To people of faith, their religion has deep significance. They do not want to be branded intellectually backward, intolerant, or violative of the separation of church and state when they applaud the words of George Washington spoken in his first inaugural address "It would be improper to omit, in this first official act, my fervent supplication to the Almighty Being, who rules over the universe, who presides in the councils of the nations;" or these words from John Kennedy who said, "The rights of man come not from the generosity of the state, but from the hand of God."
(2) Secondly, people of faith are passionate for freedom. In 1988, when I was a candidate, I drew gasps from some elites when I declared, "The long range goal of the foreign policy of the United States should be the elimination of Communism throughout the world, especially the Soviet Union." We were opposed to Détente with the Soviet Union in the 1980s, and we are opposed in 2005 to a policy of silent acquiescence to tyrannical regimes, like Iran and North Korea, which brutalize their citizens and threaten the world with nuclear holocaust.
(3) Even as we opposed tyranny abroad, we also oppose tyranny at home. In my view, the greatest cause of domestic political discord is the usurpation of legislative and executive power by non-elected judges who are not content adjudicating cases between litigants, but attempt to determine from the bench matters given by the Constitution to the elected Congress and the President.
Thomas Jefferson warned of the danger of ceding Constitutional interpretation solely to the Supreme Court when he said, "(This is) a very dangerous doctrine indeed and one which will place us under the tyranny of an oligarchy." Regrettably, our current experience has proved the wisdom of Jefferson's warning.
The cynicism of the judges was reflected at the beginning of the Twentieth Century in the remarks by Justice Charles Evans Hughes, who told a crowd at a civic luncheon in Elmira, New York, "We are under a Constitution, but the Constitution is whatever the judges say it is."
That arrogance was evident in 1948 when the Supreme Court, with no authority whatsoever, declared that its decisions were on a par with the Constitution, acts of Congress, and treaties as "the Supreme law of the land."
People of faith feel outraged and helpless as they watch unelected judges methodically crafting a Constitution unknown to the founders which permits the virtual extirpation from the public square of our time-honored affirmation of faith, then gives by judicial fiat federal constitutional protection (beyond the reach of any elected body) to abortion on demand, homosexuality, homosexual marriage, and blatant Internet pornography.
People of faith want the Congress to take back the power given it under the Constitution to limit where necessary the appellate jurisdiction of the Supreme Court and follow clear constitutional guidelines for the confirmation of federal judges. The Senate Republicans have the votes to force up or down votes for the confirmation of the president's judicial appointments. Majority vote, not the filibuster, is the American way. The defeat of the former minority leader of the Senate should send a clear message that obstructionism, especially when it concerns the confirmation of Judges, does not sit well with American voters.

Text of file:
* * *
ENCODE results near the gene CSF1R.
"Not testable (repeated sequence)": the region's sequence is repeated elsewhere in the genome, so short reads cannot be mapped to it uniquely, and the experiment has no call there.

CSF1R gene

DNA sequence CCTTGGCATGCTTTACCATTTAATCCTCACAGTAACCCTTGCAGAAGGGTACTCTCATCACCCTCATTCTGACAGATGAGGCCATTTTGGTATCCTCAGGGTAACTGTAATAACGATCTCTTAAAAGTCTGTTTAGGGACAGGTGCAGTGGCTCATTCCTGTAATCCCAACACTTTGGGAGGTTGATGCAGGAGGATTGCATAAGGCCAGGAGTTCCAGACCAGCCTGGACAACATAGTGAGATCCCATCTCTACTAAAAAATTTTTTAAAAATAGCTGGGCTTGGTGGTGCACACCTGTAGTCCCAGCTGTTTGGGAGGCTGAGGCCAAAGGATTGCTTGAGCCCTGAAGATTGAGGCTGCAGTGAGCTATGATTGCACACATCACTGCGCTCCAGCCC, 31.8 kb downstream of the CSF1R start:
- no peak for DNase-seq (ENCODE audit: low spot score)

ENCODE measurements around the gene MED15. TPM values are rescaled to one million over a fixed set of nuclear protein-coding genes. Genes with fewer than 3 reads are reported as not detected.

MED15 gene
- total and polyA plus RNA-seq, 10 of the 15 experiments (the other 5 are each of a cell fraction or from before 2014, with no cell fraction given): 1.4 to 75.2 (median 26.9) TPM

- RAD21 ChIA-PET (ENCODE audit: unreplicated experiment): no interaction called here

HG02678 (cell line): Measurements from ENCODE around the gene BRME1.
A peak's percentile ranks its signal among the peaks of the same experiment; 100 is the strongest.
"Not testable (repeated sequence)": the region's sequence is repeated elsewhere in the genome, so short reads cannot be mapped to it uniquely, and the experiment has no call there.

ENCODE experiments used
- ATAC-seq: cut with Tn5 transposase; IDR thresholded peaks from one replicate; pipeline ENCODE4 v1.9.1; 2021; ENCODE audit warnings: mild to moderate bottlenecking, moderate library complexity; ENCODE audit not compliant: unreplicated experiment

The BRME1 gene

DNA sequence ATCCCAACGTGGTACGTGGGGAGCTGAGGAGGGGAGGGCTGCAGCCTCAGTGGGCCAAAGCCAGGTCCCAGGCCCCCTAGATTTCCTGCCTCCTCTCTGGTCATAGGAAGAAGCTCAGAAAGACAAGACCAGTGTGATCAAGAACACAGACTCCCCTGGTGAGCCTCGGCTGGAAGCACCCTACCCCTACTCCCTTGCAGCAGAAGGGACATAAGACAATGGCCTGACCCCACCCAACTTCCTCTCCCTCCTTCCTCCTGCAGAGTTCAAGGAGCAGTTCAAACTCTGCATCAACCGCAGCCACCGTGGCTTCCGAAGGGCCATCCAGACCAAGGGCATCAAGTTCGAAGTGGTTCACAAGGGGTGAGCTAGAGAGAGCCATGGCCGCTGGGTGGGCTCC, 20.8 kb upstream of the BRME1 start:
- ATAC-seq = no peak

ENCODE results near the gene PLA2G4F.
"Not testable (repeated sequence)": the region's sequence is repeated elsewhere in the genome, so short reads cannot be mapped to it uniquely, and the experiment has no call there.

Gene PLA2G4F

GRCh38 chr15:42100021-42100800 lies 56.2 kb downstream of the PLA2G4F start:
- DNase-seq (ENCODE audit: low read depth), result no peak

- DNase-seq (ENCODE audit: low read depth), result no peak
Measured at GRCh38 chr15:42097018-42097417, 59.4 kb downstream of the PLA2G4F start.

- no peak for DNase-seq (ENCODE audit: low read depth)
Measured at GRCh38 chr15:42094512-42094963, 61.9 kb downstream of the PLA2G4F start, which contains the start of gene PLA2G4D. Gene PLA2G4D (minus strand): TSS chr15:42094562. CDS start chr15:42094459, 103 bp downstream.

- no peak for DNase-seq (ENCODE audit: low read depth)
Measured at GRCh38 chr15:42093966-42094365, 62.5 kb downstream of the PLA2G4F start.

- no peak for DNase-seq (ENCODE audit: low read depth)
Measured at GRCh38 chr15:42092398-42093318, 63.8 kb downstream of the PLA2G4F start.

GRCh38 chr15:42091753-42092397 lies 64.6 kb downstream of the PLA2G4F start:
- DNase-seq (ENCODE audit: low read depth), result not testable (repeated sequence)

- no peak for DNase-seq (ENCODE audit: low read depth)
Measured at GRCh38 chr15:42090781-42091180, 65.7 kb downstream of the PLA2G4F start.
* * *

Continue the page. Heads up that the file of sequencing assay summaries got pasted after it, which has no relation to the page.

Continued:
(4) People of faith want a change in educational policy. I speak on this subject as the president of a university whose graduate school of education is granting masters and doctoral degrees to hundreds of public school teachers, principals, and hopefully school superintendents.
The work of my university notwithstanding, people of faith believe the public schools in many large cities are failing their children. They resent the influence of a powerful left-wing teachers union in education, they deplore the lack of standards, they are offended by the ongoing vendetta against religious values and traditions in many public schools, and they do not want their children to be used as guinea pigs in far out social experimentation in sexuality and so-called values classification.
People of faith support free enterprise and oppose monopoly. Since competition in business normally results in better service to consumers, we believe that competition and choice in education would bring our nation much better educational outcomes than it now enjoys.
(5) I am the Founder and Chairman of an international relief organization, Operation Blessing, dedicated to helping the world's poor. In the United States, in addition to disaster relief, medical missions, and help for poor school children, our Hunger Strike Force will deliver about 125 million pounds of food to the poor in the inner cities and Appalachia this year.
The overhead of Operation Blessing runs at ten percent or less. Overhead for many government welfare programs runs as high as seventy percent.
People of faith care deeply about helping the poor. Experience shows that the good done by faith-based organizations is beyond calculation because they are able to serve not only the physical needs of the poor, but their spiritual needs as well.
(6) Time does not permit a discussion of our strong support for tax reform and tort reform, but I do wish to emphasize one final agenda item. It is unlawful and sinful for trustees to steal from trust funds, and it is even more sinful for one generation to spend beyond its means and send the bill to its children and grandchildren.
We believe that in the conduct of our personal lives, we are obligated to live within our means while saving enough to provide for the future of our children. We deplore the unbelievable fiscal excesses of elected representatives of both major political parties and their seeming inability to make the simple adjustments necessary to bring the federal budget into balance.
Only Almighty God has the unlimited resources necessary to care for all people. When any government attempts to play the role of God in the lives of its citizens, it will ultimately bankrupt itself.
People of faith applaud the efforts of the President to foster in our nation free enterprise, individual initiative, and an ownership society free from the intrusion and whims of big government.
In closing, I want to say that people of faith thank Almighty God for the privilege of living in this great nation and are proud to contribute their part to building a successful and prosperous future for all Americans.
I can do all things through Christ who strengthens me.